Lonely Planet Writer

Stunning time-lapse footage shows Grand Canyon cloaked in rare, rolling clouds

A stunning new time-lapse video has been captured at Grand Canyon National Park in Arizona featuring a full cloud inversion, an extremely rare weather occurrence that shows the iconic, giant valley being completely shrouded in a blanket of fog.

A full cloud inversion at Grand Canyon National Park in Arizona.
A full cloud inversion at Grand Canyon National Park in Arizona. Image by Harun Mehmedinovic/Skyglow Project

Occurring when cold air becomes trapped and topped by a layer of warm air, a full cloud inversion is a result of the interplay between moisture and condensation, and resembles thick, rolling ocean waves. Usually taking place in late autumn and early winter, the phenomenon is sometimes followed by a huge snowstorm, which can also be seen in the footage. The film was produced by Harun Mehmedinović of Skyglow, an ongoing multi-media project that aims to highlight the very best night skies in North America while raising awareness of the increased impact that light pollution has on the natural environment.

Called Kaibab Requiem, the piece was created as a follow up to Kaibab Elegy, a video that garnered over one million views on Vimeo and over four million on social media. Capturing the phenomenon proved challenging, due to the rarity of the occurrence and the harsh weather conditions. “Cloud inversions in the Grand Canyon happen for a few days every year, but full cloud inversions happen maybe one day every two to three years. You truly have to be lucky to be there at the right time. Being there felt like walking on clouds. Capturing it was partly the luck of being at the right time, right place, but the challenges of shooting in very cold conditions are obvious. Malfunctioning cameras, freezing lithium batteries, and the potential of lenses cracking as they expand and contract in those temperatures,” Harun told Lonely Planet Travel News.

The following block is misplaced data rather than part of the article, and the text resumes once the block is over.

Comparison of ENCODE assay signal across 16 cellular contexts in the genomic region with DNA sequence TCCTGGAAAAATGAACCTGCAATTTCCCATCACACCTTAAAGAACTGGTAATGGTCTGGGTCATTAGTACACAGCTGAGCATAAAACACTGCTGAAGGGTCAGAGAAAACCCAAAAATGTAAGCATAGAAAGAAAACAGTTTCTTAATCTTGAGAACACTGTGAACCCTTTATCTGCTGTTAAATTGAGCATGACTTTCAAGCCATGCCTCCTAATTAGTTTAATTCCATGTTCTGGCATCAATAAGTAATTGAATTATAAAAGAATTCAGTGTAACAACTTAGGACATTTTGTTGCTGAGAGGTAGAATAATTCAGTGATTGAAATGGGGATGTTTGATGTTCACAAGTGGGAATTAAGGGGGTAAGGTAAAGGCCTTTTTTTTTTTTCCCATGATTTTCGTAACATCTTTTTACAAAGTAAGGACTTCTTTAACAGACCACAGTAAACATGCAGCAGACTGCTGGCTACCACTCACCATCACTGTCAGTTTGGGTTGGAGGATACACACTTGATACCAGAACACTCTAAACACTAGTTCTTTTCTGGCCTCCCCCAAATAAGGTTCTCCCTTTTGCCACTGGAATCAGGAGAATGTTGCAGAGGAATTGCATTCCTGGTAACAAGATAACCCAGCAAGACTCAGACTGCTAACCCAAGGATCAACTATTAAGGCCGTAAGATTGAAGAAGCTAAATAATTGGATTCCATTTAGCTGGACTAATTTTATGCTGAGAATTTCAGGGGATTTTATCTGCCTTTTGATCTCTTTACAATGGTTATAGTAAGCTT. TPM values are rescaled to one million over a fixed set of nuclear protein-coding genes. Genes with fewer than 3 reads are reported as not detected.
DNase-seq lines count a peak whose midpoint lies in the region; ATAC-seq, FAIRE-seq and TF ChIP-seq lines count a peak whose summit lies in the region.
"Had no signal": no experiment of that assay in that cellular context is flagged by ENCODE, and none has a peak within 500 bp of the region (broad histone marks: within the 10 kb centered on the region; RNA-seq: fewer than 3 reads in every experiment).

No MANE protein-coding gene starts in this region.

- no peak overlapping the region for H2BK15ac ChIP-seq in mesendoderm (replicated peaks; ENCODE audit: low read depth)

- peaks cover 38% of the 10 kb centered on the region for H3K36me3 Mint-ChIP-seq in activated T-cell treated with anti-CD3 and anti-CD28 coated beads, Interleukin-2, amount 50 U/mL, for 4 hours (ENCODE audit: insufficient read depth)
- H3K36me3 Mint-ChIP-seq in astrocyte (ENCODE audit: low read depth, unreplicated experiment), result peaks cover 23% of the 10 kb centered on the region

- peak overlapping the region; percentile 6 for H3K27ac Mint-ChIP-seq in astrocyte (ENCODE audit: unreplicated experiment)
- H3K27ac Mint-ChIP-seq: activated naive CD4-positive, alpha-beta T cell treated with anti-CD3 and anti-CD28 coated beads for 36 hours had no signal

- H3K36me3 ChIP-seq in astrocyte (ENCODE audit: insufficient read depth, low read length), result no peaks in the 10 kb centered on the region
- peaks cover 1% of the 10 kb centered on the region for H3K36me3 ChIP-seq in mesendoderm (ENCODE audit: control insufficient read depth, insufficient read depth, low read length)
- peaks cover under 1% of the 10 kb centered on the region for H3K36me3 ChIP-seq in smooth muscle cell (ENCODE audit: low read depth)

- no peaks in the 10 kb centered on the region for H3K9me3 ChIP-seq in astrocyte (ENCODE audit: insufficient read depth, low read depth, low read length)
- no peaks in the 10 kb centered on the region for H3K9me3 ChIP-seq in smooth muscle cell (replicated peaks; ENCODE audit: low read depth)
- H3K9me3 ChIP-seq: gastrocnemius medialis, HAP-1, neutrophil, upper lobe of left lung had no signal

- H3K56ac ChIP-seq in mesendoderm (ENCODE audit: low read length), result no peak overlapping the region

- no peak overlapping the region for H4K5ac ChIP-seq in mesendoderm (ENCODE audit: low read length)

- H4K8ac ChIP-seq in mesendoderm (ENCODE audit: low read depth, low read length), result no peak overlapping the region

The rare phenomenon occurs when cold air becomes trapped and topped by a layer of warm air.
The rare phenomenon occurs when cold air becomes trapped and topped by a layer of warm air. Image by Harun Mehmedinovic/Skyglow Project

Welcoming millions of visitors every year, Arizona’s Grand Canyon National Park is one of the most visited national parks in the United States, as well as being one of the seven natural wonders of the world. As such an iconic location, recognisable to people all over the world, it proved to be an inspiring choice for Skyglow to help spread their message about light levels.

Harun said that the harsh weather conditions made the shoot extremely challenging.
Harun said that the harsh weather conditions made the shoot extremely challenging. Image by Harun Mehmedinovic/Skyglow Project

“I’m pleased that people are talking about issues of light pollution way more now and many are taking initiative to change the wasted light and energy in their local communities. We are collaborating with the International Dark-Sky Association (IDA) on this issue and they have been successful at helping hundreds of communities and parks start instituting lighting ordinances. Recently, Grand Canyon was awarded status of a Dark-Sky park by IDA,” Harun said.

More information on the Skyglow project is available at the official website.